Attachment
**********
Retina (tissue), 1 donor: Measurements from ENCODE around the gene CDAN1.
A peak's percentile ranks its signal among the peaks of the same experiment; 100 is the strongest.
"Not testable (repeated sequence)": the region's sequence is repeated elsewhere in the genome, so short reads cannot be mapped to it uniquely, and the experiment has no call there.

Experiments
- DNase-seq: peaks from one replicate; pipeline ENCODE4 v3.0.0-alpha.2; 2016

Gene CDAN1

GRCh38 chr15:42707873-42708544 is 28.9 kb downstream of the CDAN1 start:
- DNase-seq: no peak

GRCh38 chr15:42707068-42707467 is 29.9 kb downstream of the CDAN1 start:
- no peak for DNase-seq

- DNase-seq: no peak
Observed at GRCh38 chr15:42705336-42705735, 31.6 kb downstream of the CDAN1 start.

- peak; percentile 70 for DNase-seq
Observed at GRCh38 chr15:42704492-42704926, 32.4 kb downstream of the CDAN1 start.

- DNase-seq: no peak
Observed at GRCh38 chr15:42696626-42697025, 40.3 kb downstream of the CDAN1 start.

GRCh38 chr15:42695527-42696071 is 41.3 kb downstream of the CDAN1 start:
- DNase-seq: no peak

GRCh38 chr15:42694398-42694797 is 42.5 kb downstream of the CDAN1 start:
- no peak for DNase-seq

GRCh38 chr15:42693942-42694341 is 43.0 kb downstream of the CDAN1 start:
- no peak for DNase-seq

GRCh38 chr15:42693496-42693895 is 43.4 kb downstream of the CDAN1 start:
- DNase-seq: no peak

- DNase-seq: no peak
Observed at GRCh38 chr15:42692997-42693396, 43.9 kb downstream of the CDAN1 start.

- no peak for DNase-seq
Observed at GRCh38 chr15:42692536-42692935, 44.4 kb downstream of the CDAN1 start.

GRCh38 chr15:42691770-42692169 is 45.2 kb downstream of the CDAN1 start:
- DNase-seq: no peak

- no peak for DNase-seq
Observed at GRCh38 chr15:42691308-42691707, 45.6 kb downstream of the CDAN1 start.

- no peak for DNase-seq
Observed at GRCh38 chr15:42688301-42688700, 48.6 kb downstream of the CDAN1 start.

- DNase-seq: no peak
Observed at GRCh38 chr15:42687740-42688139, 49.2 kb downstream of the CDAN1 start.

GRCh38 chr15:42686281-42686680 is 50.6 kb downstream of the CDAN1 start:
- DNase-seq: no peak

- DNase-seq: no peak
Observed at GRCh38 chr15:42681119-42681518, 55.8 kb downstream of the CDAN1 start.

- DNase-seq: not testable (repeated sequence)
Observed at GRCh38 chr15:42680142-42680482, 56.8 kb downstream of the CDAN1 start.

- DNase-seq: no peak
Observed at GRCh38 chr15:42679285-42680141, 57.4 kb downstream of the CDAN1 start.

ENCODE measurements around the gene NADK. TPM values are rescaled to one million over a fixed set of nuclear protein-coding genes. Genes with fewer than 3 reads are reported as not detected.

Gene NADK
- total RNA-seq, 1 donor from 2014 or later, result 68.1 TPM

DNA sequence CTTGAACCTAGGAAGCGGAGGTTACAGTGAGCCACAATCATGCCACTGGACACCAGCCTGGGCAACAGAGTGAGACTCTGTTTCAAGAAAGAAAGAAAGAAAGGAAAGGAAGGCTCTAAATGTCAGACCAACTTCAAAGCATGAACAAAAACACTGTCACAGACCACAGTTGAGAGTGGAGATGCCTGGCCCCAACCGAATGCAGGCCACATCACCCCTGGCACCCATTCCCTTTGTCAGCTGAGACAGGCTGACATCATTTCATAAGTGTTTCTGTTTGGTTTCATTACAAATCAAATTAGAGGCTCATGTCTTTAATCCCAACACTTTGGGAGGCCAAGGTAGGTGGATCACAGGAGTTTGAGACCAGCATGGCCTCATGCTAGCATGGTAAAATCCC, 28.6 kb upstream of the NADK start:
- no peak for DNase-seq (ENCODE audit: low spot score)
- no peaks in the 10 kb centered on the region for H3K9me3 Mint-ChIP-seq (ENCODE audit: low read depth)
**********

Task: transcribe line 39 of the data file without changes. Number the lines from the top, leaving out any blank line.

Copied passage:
- DNase-seq: no peak